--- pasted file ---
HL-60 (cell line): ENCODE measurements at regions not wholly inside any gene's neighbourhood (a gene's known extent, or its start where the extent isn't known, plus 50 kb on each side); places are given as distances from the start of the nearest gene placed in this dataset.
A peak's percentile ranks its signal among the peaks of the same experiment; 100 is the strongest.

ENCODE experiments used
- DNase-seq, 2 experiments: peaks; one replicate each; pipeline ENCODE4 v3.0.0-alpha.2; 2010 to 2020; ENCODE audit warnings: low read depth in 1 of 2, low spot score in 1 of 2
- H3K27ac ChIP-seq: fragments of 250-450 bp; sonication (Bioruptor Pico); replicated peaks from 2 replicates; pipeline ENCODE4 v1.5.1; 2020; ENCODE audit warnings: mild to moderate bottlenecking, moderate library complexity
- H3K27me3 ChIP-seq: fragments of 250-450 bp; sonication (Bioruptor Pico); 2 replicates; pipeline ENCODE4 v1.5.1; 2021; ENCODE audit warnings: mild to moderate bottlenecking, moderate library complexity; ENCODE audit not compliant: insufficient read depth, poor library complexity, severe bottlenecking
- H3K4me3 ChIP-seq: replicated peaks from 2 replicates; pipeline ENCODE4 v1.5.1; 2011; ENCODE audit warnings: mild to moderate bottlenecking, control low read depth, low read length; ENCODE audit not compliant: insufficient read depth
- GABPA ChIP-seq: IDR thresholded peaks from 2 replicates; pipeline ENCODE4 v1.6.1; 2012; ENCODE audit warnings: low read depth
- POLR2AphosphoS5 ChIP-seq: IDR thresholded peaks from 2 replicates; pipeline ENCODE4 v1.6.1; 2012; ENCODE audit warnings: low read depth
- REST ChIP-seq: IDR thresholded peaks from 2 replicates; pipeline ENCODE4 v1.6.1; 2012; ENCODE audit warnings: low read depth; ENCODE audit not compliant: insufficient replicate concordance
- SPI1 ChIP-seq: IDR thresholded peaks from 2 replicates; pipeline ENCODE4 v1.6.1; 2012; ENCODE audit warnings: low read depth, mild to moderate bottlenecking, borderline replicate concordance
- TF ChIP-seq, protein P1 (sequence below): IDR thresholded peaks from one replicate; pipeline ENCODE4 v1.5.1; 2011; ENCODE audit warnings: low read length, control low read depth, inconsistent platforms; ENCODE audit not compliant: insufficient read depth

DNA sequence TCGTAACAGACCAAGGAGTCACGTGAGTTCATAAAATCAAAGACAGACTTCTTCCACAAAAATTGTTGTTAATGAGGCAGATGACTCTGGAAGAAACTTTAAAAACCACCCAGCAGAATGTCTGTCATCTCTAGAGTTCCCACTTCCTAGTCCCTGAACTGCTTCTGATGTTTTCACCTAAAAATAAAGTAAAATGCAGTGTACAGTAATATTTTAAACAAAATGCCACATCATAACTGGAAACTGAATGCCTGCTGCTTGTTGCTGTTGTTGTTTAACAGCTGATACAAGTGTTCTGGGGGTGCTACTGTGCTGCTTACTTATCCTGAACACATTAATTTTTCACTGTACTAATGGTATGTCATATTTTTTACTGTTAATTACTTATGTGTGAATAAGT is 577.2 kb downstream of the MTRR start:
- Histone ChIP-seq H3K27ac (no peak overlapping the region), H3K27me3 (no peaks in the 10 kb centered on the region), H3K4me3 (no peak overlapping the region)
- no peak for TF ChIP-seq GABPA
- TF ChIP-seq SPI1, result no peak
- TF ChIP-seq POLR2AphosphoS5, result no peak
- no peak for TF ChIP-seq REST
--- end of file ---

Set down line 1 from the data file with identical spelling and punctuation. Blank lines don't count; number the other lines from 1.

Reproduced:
HL-60 (cell line): ENCODE measurements at regions not wholly inside any gene's neighbourhood (a gene's known extent, or its start where the extent isn't known, plus 50 kb on each side); places are given as distances from the start of the nearest gene placed in this dataset.